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Ukraine shelling continues in Russia’s Belgorod

Ukrainian forces continued to shell Russia’s border region of Belgorod overnight into Sunday after two people were killed the previous night and hundreds of children were evacuated away from the border, Governor Vyacheslav Gladkov said. “Overnight, it was quite restless,” Gladkov said on the Telegram channel, adding that the Shebekino and Volokonovsky districts had suffered “lots” of damage from the latest shelling. Gladkov later wrote that fires had broken out in the town of Shebekino after Ukrainian forces shelled a market area in the centre, adding that nobody had been injured. Shebekino is about 7 km (4 miles) from the Ukrainian border. More than 4,000 people have been relocated to temporary accommodation in the region, Gladkov said. The Associated Press has the story:

Ukraine shelling continues in Russia’s Belgorod

Newslooks- OUTSIDE BAKHMUT, Ukraine (AP)

Watching imagery from a drone camera overhead, Ukrainian battalion commander Oleg Shiryaev warned his men in nearby trenches that Russian forces were advancing across a field toward a patch of trees outside the city of Bakhmut.

The leader of the 228th Battalion of the 127th Kharkiv Territorial Defense Brigade then ordered a mortar team to get ready. A target was locked. A mortar tube popped out a loud orange blast, and an explosion cut a new crater in an already pockmarked hillside.

Russia official says Ukraine shelling of border town injures four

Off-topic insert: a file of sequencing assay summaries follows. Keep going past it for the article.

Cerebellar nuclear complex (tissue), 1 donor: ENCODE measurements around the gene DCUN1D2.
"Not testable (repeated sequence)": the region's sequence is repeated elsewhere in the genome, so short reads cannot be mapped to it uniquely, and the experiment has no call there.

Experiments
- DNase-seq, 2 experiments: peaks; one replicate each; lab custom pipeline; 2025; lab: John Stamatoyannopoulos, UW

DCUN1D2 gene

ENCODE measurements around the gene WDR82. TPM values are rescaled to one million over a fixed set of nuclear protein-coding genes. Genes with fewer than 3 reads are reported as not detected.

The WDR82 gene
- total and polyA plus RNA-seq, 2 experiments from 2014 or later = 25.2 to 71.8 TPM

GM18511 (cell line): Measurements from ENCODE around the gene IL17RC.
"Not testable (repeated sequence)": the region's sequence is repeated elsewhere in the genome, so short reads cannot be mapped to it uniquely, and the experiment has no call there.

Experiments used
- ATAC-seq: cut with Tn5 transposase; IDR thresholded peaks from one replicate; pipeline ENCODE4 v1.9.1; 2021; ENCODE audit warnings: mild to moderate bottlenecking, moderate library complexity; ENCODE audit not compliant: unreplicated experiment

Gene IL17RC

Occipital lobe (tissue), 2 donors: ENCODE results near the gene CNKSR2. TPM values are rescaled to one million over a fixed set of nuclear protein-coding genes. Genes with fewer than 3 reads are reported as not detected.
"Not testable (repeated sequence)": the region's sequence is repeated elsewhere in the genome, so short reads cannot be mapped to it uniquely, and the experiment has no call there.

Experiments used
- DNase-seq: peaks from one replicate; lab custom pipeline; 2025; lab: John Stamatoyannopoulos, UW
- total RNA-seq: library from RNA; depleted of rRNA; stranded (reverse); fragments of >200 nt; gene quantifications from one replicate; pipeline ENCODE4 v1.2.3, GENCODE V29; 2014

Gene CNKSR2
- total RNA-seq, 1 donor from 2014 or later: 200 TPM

A view shows ammunition casing in a damaged street following what was said to be Ukrainian forces’ shelling in the course of Russia-Ukraine conflict in the town of Shebekino in the Belgorod region, in this handout image released May 31, 2023.

“We are moving forward,” Shiryaev said after at least one drone image showed a Russian fighter struck down. “We fight for every tree, every trench, every dugout.”

Russian forces declared victory in the eastern city last month after the longest, deadliest battle since their full-scale invasion of Ukraine began 15 months ago. But Ukrainian defenders like Shiryaev aren’t retreating. Instead, they are keeping up the pressure and continuing the fight from positions on the western fringes of Bakhmut.

The pushback gives commanders in Moscow another thing to think about ahead of a much-anticipated Ukrainian counteroffensive that appears to be taking shape.

A Ukrainian officer works in his battalion headquarters on the frontline near Bakhmut, Donetsk region, Ukraine, Monday, May 29, 2023. (AP Photo/Efrem Lukatsky)

Ukrainian Deputy Defense Minister Hanna Maliar said Russia sought to create the impression of calm around Bakhmut, but in fact, artillery shelling still goes on at levels similar to those at the height of the battle to take the city. The fight, she said, is evolving into a new phase.

“The battle for the Bakhmut area hasn’t stopped; it is ongoing, just taking different forms,” said Maliar, dressed in her characteristic fatigues in an interview from a military media center in Kyiv. Russian forces are now trying — but failing — to oust Ukrainian fighters from the “dominant heights” overlooking Bakhmut.

“We are holding them very firmly,” she said.

Ukrainian soldiers hug as they go to have some rest at the frontline near Bakhmut in the Donetsk region, Ukraine, Saturday, May 27, 2023. (AP Photo/Libkos)

From the Kremlin’s perspective, the area around Bakhmut is just part of the more than 1,000-kilometer (621-mile) front line that the Russian military must hold. That task could be made more difficult by the withdrawal of the mercenaries from private military contractor Wagner Group who helped take control of the city. They will be replaced with Russian soldiers.

For Ukrainian forces, recent work has been opportunistic — trying to wrest small gains from the enemy and taking strategic positions, notably from two flanks on the northwest and southwest, where the Ukrainian 3rd Separate Assault Brigade has been active, officials said.